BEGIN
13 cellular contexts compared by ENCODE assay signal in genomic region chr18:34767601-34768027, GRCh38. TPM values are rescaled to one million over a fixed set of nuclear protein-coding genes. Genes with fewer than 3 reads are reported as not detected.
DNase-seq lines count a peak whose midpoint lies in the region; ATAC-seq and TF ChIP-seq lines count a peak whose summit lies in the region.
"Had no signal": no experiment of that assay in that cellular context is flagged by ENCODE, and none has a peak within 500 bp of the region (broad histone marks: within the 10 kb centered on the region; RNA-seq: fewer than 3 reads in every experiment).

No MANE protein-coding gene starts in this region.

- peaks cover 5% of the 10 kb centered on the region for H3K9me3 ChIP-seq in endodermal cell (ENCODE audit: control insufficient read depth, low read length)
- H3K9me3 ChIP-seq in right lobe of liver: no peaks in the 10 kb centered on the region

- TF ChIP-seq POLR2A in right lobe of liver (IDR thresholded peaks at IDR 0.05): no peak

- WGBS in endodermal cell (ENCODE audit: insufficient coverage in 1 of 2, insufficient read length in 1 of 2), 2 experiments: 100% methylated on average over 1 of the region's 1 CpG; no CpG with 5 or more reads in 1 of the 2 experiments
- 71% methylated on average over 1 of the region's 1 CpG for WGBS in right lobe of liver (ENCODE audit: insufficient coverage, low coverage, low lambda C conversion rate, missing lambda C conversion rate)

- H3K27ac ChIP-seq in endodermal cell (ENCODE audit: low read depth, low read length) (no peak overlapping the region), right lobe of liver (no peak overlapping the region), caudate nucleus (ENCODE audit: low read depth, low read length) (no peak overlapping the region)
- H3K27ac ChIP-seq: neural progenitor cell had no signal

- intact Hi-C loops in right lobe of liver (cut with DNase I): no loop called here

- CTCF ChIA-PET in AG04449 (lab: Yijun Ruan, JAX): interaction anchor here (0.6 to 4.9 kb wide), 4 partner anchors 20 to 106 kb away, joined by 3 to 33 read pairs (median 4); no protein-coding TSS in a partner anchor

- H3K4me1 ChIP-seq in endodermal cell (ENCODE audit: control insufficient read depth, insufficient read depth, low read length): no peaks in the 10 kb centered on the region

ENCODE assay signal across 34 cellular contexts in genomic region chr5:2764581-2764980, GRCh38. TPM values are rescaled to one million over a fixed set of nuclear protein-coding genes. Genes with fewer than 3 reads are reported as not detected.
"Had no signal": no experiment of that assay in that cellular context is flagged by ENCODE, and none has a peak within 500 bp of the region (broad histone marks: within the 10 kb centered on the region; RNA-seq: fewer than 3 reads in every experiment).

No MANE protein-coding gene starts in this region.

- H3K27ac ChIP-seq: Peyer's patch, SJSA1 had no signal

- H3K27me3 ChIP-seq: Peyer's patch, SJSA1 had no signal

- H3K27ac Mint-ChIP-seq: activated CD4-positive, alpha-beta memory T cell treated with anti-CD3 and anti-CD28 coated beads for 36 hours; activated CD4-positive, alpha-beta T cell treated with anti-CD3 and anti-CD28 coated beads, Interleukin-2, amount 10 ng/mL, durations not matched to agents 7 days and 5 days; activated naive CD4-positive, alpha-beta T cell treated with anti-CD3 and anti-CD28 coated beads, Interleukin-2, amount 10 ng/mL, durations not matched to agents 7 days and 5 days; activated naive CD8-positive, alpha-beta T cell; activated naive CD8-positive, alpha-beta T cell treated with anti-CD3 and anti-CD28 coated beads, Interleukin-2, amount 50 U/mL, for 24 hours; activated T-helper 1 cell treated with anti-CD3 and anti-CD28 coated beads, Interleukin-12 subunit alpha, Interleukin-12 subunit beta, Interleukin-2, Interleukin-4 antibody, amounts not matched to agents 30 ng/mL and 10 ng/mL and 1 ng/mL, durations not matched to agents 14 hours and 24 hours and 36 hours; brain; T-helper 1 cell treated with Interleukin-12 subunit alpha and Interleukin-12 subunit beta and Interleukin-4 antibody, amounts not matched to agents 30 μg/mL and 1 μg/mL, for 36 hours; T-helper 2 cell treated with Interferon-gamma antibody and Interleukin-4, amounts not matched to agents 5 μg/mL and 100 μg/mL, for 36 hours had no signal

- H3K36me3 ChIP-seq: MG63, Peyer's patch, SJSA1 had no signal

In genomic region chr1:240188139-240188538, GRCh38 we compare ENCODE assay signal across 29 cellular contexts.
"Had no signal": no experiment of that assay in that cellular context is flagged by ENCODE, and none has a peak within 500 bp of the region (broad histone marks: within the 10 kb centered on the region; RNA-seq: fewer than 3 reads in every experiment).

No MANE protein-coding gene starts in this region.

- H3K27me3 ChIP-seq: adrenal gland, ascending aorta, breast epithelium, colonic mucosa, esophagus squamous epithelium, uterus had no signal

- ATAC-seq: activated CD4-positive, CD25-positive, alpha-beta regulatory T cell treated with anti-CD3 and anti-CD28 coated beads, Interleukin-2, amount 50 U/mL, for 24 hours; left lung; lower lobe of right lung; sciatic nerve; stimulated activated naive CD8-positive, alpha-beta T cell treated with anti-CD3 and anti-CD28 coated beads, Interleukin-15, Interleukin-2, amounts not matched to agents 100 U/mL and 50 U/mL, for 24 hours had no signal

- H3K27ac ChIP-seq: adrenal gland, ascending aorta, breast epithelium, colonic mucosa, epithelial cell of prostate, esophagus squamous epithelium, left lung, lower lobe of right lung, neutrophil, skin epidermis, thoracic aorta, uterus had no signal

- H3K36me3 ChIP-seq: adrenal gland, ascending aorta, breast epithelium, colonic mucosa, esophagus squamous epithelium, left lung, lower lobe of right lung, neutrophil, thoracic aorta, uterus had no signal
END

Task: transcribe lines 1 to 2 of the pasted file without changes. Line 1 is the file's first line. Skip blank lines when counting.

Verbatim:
13 cellular contexts compared by ENCODE assay signal in genomic region chr18:34767601-34768027, GRCh38. TPM values are rescaled to one million over a fixed set of nuclear protein-coding genes. Genes with fewer than 3 reads are reported as not detected.
DNase-seq lines count a peak whose midpoint lies in the region; ATAC-seq and TF ChIP-seq lines count a peak whose summit lies in the region.